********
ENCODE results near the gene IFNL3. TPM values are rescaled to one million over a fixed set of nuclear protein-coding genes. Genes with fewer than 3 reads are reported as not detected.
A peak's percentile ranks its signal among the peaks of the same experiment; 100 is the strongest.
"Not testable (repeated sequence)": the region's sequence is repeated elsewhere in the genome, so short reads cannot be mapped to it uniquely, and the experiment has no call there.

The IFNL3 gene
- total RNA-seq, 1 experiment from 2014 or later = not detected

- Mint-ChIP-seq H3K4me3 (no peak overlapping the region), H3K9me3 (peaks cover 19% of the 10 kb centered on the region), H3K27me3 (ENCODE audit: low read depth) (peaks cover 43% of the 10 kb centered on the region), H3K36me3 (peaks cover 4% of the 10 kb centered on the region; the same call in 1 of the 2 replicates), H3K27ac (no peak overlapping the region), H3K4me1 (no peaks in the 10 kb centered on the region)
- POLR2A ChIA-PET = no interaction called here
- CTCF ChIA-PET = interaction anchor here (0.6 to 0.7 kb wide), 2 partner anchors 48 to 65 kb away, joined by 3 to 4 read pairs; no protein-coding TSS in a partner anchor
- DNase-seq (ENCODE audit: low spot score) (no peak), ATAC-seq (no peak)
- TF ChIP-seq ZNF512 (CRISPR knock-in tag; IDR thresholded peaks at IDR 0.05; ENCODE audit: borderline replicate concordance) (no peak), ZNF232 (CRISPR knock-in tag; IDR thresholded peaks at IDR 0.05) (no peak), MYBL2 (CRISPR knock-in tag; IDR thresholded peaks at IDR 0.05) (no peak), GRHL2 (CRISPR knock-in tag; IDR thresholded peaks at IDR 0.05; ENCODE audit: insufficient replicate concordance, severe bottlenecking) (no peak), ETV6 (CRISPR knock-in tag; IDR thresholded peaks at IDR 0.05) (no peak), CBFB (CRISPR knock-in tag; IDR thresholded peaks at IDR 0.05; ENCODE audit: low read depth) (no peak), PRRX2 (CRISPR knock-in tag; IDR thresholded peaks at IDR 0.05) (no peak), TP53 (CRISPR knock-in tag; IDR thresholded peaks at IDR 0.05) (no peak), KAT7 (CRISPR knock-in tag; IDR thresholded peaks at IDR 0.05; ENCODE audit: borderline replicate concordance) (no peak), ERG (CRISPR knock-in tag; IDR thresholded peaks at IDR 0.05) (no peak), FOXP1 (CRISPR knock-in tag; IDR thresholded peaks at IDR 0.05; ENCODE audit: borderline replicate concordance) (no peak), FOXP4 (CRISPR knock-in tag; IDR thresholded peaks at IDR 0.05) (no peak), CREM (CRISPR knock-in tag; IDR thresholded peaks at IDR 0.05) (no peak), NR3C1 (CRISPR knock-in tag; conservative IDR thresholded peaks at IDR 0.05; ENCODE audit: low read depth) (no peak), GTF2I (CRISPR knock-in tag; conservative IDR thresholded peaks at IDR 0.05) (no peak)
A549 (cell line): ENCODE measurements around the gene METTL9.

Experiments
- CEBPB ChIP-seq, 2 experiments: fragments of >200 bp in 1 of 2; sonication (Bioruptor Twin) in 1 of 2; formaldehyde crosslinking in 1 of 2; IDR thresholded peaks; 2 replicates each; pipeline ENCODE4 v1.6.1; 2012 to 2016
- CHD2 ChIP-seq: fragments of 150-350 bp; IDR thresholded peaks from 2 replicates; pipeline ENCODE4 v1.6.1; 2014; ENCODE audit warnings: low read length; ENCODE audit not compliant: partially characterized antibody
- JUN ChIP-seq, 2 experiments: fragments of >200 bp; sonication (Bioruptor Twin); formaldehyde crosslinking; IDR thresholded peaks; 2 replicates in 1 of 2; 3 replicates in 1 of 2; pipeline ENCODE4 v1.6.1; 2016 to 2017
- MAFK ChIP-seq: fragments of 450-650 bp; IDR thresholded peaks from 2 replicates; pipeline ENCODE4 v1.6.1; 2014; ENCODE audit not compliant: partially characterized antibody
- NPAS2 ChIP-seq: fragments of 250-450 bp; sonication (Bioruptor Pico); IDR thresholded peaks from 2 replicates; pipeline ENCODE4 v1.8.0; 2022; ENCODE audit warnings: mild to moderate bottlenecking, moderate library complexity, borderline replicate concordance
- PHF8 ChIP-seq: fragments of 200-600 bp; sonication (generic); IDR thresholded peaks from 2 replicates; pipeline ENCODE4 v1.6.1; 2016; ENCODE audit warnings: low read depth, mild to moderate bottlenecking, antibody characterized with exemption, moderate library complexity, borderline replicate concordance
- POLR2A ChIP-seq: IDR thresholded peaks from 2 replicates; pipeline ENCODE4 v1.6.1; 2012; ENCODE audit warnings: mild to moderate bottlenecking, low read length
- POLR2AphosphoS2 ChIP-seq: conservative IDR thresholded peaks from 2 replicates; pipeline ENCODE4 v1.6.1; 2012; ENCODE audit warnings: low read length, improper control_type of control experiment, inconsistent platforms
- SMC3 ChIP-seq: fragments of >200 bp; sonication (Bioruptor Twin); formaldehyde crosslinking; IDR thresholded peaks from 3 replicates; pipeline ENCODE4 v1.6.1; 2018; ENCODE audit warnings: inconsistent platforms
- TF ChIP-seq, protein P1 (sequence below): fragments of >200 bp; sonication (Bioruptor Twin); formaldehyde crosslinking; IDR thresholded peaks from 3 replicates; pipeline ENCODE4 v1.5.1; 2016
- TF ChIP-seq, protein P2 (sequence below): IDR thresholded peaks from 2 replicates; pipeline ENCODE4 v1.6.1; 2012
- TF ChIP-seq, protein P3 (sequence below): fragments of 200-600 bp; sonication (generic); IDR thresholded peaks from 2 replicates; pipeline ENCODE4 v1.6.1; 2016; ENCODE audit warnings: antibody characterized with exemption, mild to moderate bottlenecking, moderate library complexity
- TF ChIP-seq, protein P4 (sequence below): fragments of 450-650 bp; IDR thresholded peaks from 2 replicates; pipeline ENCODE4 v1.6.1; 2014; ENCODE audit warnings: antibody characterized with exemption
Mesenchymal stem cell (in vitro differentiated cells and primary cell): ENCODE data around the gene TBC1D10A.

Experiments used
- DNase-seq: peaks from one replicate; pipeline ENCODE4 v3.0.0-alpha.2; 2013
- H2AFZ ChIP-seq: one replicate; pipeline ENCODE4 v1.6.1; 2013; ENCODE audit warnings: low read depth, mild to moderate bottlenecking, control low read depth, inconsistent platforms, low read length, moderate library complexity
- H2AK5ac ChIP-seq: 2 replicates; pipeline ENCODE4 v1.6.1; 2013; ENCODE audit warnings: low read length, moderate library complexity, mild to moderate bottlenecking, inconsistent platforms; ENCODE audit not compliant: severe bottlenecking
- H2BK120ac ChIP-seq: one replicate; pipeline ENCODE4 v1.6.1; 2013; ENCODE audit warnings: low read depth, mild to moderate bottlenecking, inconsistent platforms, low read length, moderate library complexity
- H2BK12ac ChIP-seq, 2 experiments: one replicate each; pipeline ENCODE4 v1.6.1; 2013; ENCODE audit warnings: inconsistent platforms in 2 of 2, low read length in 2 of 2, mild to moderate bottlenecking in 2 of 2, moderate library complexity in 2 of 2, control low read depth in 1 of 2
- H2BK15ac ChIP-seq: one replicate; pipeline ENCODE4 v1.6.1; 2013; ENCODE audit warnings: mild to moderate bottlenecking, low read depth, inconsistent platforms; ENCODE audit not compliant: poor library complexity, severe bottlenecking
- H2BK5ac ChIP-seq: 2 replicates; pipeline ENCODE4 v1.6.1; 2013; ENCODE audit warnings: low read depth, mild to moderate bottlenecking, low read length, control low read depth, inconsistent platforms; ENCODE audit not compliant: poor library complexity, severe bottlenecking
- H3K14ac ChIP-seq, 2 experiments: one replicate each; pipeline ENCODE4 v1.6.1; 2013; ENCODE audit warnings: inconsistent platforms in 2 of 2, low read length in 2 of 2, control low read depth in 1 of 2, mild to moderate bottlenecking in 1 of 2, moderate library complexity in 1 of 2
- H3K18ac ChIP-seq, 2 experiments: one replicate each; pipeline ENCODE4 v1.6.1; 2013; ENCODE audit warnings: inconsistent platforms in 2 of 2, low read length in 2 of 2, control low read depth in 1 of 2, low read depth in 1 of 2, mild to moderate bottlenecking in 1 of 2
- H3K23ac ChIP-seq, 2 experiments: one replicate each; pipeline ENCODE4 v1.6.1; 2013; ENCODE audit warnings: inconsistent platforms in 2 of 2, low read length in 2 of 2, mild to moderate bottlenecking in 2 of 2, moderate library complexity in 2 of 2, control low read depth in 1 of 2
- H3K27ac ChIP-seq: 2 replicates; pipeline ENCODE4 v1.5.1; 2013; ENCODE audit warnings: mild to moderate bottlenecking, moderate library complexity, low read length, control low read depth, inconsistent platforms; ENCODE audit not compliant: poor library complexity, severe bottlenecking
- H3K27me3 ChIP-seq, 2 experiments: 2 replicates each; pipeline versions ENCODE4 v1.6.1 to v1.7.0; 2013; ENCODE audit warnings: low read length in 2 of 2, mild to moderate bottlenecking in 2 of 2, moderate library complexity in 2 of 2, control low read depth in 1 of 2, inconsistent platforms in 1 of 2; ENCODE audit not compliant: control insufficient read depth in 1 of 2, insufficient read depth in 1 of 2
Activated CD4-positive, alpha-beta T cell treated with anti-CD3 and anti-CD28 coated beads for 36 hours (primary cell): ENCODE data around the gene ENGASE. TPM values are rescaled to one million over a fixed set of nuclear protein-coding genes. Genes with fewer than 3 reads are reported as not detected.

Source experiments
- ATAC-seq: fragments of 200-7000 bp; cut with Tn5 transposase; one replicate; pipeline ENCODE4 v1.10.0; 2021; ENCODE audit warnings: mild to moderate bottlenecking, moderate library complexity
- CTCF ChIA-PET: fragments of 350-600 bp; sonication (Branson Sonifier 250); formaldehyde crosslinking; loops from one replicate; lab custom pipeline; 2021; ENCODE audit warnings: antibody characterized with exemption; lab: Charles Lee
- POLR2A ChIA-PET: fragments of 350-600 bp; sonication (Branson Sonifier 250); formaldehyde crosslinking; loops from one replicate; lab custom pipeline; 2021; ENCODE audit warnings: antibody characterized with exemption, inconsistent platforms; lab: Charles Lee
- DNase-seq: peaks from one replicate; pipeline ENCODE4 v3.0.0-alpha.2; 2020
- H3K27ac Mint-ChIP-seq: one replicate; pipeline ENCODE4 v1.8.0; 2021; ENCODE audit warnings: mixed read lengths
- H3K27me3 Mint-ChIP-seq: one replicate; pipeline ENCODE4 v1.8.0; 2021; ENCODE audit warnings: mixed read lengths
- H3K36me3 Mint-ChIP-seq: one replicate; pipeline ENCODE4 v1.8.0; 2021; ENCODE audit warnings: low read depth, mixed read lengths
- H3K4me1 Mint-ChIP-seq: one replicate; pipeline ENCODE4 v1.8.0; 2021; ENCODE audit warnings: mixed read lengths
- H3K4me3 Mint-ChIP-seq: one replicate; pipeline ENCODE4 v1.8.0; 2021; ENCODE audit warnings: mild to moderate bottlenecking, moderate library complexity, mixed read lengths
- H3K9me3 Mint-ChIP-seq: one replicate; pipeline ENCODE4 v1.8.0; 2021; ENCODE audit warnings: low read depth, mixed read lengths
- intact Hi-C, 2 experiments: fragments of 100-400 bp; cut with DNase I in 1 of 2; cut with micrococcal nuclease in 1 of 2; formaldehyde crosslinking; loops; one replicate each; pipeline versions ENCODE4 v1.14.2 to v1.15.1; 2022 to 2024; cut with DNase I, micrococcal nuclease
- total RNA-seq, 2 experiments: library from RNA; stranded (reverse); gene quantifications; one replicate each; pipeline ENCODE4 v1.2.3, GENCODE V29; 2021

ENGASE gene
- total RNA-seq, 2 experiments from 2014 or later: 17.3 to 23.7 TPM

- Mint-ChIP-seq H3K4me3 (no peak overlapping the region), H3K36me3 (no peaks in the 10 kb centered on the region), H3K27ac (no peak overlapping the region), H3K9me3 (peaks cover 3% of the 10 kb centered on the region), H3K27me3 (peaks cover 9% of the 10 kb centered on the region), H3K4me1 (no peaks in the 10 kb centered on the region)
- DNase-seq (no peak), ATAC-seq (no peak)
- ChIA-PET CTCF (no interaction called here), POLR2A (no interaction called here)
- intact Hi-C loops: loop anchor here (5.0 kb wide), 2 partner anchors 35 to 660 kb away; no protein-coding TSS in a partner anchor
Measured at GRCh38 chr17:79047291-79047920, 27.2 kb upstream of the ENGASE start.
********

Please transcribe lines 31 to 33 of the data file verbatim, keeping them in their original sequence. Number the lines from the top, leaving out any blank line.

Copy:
- H2BK120ac ChIP-seq: one replicate; pipeline ENCODE4 v1.6.1; 2013; ENCODE audit warnings: low read depth, mild to moderate bottlenecking, inconsistent platforms, low read length, moderate library complexity
- H2BK12ac ChIP-seq, 2 experiments: one replicate each; pipeline ENCODE4 v1.6.1; 2013; ENCODE audit warnings: inconsistent platforms in 2 of 2, low read length in 2 of 2, mild to moderate bottlenecking in 2 of 2, moderate library complexity in 2 of 2, control low read depth in 1 of 2
- H2BK15ac ChIP-seq: one replicate; pipeline ENCODE4 v1.6.1; 2013; ENCODE audit warnings: mild to moderate bottlenecking, low read depth, inconsistent platforms; ENCODE audit not compliant: poor library complexity, severe bottlenecking